Paradoxically, though, there is a new, large and generous market: institutional clients headed by the Troika itself! For many interpreters with active Greek and English, the European Commission, IMF and others with work related to the economic crisis (Task Force for Technical Assistance to Greece, new foreign foundations, official visits, negotiations, etc.) represent 10-20% of their annual workload. One wishes that the troika could add 10% to the country’s GDP just as easily!

Many agencies and other intermediaries, which had been charging very low rates for a long time, found it difficult to adjust by further cutting prices and have suffered the consequences Moreover, they have pretty much lost their biggest client, the public sector. Several agencies have gone out of business or “into hibernation”.

The result has been that interpreters with a quality label behind them have seen new opportunities arise. Indeed, our role as the trusted professionals who work in extremely demanding negotiations with the Troika has been much appreciated. Now it’s up to us to consolidate this position for the “after-crisis era”.

But that doesn’t mean that things have been easy or work plentiful for anyone. Many interpreters have seen their annual workload decline by double-digit figures, as high as 70-80% for those not accredited by the EU institutions. At the same time taxes and social contributions have skyrocketed. This has led many interpreters to opt out of the public pension and social security system, making them even less employable since they are unable to invoice without being affiliated.

Many interpreters are supplementing their income with translation work. Although rates have collapsed, translation seems to offer a valid alternative. Others have taken a more visionary approach by trying to become more competitive by improving and diversifying the services they provide - offering integrated language services for conferences (including translation and equipment), getting recognized business certification, or even moving to more prestigious office space now that rents are going down.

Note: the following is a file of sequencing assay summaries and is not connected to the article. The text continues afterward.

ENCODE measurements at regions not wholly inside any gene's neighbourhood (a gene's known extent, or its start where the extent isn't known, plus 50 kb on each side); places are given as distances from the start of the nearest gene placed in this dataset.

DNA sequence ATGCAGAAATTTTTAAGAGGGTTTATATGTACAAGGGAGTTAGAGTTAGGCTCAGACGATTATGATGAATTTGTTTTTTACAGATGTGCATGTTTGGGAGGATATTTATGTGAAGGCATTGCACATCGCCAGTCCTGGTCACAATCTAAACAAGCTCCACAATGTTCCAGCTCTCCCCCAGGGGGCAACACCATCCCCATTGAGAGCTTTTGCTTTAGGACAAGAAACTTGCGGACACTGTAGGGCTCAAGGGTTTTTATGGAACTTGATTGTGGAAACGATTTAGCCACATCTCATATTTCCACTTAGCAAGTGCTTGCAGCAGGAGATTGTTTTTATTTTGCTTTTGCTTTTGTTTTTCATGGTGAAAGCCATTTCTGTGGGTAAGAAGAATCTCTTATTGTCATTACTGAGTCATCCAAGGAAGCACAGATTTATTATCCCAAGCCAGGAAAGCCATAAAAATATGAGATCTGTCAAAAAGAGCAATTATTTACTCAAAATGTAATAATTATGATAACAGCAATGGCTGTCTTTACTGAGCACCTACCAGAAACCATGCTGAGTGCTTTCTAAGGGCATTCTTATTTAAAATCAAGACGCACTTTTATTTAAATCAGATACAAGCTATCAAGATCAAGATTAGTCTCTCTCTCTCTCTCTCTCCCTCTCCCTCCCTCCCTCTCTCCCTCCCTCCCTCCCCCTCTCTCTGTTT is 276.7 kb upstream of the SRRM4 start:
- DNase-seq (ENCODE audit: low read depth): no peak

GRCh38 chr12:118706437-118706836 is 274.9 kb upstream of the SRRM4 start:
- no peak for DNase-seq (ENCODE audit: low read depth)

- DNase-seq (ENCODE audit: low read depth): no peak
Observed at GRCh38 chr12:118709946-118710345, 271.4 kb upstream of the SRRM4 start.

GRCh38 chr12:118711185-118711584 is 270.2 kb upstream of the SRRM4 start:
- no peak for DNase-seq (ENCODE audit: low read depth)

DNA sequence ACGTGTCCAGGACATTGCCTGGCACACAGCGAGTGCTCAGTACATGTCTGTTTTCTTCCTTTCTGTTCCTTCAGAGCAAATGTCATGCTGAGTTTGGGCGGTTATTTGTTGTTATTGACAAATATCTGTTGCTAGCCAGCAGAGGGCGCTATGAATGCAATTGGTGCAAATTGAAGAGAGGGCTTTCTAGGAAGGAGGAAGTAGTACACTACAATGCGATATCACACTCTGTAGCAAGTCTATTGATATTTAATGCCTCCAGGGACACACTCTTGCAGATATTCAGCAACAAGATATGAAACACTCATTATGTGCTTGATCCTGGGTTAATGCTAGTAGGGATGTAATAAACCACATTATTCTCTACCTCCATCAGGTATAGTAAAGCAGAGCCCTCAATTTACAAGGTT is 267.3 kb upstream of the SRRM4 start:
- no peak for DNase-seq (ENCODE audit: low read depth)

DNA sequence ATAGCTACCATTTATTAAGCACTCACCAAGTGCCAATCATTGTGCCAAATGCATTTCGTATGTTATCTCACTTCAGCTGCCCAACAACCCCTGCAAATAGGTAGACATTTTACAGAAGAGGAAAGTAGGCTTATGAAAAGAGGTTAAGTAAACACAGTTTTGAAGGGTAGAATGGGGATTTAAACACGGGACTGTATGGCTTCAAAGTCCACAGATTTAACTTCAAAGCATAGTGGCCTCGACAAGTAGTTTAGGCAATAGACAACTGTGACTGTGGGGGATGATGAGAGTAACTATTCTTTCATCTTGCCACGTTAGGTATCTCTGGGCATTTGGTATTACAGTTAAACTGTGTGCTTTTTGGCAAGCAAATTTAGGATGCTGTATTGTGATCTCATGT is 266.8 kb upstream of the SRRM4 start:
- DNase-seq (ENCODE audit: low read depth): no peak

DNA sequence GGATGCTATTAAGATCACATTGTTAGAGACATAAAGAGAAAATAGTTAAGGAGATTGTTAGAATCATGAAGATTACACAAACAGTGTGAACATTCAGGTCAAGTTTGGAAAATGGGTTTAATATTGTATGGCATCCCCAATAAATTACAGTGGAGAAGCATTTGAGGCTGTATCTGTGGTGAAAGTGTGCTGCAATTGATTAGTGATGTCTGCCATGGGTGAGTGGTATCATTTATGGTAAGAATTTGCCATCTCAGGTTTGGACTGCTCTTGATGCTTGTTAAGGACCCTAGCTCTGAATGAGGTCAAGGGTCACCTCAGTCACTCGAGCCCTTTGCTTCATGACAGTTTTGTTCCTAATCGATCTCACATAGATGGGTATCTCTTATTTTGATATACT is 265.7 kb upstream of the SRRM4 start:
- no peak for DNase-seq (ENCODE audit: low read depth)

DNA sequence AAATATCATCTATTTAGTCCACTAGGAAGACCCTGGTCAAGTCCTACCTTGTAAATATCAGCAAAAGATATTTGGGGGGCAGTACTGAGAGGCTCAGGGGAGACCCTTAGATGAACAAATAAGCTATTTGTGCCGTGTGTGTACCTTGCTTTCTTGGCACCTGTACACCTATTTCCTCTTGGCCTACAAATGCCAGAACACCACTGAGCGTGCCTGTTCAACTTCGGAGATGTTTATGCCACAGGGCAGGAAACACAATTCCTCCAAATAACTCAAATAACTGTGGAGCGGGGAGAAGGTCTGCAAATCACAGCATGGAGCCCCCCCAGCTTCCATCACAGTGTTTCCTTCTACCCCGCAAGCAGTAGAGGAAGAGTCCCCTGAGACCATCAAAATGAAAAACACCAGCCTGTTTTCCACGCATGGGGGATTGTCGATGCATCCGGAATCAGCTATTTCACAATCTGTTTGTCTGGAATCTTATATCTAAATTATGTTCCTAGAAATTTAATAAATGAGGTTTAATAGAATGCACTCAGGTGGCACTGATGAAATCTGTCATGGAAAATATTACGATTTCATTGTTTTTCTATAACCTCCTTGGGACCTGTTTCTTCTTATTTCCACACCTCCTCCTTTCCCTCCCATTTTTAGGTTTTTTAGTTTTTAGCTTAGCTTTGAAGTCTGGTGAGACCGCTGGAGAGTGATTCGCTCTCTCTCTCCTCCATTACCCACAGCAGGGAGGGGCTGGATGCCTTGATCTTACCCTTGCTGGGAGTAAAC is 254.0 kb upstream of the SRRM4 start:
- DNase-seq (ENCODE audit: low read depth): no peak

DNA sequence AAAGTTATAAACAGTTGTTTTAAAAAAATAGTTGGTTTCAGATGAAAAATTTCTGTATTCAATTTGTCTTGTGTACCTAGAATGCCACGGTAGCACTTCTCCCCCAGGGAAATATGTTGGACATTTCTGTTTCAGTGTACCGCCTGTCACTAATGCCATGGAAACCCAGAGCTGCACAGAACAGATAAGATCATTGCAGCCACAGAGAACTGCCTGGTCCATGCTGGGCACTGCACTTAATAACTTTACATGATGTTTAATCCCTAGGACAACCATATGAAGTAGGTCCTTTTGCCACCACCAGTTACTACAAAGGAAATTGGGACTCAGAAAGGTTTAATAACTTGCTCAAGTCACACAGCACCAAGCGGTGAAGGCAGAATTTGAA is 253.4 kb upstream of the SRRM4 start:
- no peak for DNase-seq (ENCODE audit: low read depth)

During this period we have seen a surprisingly high number of interpreters in Greece applying or preparing to apply for AIIC membership. It seems that they see AIIC as an advantage in these turbulent times. At the same time, the pressure to relax standards (on working conditions and the like) is increasing, as in wont to happen in times of crisis.

Overall, the impact of the economic crisis on AIIC interpreters has been harsh but we have several advantages: we are dealing with an exportable good, we are versatile (as by definition is every interpreter!) and we also have the AIIC brand that can help us reposition ourselves for the after-crisis era.

It is commonplace to point out that the Chinese ideogram for “crisis” is the same as that for “opportunity”. Yet, if the taxi driver taking you to the airport on your next visit to Greece confides that he is a former interpreter, I suggest you refrain from reminding him of that fact.

Veniamin Daskalakis is a freelance interpreter based in Athens and a member of the AIIC Private Market Sector Standing Committee.

Recommended citation format:
Veniamin DASKALAKIS. "Interpreters in times of economic crisis: The tale of a taxi driver". April 8, 2013. Accessed July 11, 2020. <>.

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I feel the same on Private sector, Public sector and agencies in the UK. Having talked to colleagues across Europe, I discover some of them have become landladies or landlords to supplement income.